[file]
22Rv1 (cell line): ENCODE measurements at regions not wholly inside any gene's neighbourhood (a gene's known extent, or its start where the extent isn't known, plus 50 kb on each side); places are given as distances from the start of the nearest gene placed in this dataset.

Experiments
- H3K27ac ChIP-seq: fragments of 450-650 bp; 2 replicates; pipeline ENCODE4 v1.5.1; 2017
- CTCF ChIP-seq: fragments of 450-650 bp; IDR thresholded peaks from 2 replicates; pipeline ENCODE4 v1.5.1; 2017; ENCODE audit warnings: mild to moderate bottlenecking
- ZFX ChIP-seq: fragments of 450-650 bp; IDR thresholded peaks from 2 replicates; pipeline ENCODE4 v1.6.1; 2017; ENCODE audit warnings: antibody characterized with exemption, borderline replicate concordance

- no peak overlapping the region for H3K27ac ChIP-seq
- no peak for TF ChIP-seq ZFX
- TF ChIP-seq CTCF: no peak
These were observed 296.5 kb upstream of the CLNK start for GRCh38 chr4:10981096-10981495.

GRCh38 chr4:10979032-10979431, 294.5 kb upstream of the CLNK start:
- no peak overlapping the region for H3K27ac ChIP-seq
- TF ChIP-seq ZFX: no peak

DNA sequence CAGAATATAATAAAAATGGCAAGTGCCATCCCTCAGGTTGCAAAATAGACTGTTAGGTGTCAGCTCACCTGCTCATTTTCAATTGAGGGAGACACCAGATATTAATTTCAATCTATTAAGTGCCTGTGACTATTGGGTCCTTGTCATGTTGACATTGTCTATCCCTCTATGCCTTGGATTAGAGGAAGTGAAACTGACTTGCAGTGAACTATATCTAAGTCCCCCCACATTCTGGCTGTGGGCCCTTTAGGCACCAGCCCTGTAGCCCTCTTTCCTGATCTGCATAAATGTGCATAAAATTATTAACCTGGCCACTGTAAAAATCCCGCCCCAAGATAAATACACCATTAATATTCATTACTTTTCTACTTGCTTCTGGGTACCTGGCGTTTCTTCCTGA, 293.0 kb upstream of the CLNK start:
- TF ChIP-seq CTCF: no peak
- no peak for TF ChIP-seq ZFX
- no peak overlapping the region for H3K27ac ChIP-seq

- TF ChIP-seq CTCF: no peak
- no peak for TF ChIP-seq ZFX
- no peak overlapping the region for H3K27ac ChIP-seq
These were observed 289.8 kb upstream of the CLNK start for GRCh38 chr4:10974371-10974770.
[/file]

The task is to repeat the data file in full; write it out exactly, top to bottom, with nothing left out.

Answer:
22Rv1 (cell line): ENCODE measurements at regions not wholly inside any gene's neighbourhood (a gene's known extent, or its start where the extent isn't known, plus 50 kb on each side); places are given as distances from the start of the nearest gene placed in this dataset.

Experiments
- H3K27ac ChIP-seq: fragments of 450-650 bp; 2 replicates; pipeline ENCODE4 v1.5.1; 2017
- CTCF ChIP-seq: fragments of 450-650 bp; IDR thresholded peaks from 2 replicates; pipeline ENCODE4 v1.5.1; 2017; ENCODE audit warnings: mild to moderate bottlenecking
- ZFX ChIP-seq: fragments of 450-650 bp; IDR thresholded peaks from 2 replicates; pipeline ENCODE4 v1.6.1; 2017; ENCODE audit warnings: antibody characterized with exemption, borderline replicate concordance

- no peak overlapping the region for H3K27ac ChIP-seq
- no peak for TF ChIP-seq ZFX
- TF ChIP-seq CTCF: no peak
These were observed 296.5 kb upstream of the CLNK start for GRCh38 chr4:10981096-10981495.

GRCh38 chr4:10979032-10979431, 294.5 kb upstream of the CLNK start:
- no peak overlapping the region for H3K27ac ChIP-seq
- TF ChIP-seq ZFX: no peak

DNA sequence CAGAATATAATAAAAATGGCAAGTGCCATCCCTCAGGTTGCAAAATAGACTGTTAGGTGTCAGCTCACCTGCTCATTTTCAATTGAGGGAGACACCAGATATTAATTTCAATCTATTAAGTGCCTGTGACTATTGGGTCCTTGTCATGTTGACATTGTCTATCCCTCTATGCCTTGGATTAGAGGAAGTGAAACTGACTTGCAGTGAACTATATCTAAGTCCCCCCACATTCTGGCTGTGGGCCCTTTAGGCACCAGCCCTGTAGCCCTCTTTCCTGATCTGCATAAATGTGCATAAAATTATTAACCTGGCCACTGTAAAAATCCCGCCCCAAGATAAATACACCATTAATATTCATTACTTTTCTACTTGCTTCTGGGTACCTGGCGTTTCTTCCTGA, 293.0 kb upstream of the CLNK start:
- TF ChIP-seq CTCF: no peak
- no peak for TF ChIP-seq ZFX
- no peak overlapping the region for H3K27ac ChIP-seq

- TF ChIP-seq CTCF: no peak
- no peak for TF ChIP-seq ZFX
- no peak overlapping the region for H3K27ac ChIP-seq
These were observed 289.8 kb upstream of the CLNK start for GRCh38 chr4:10974371-10974770.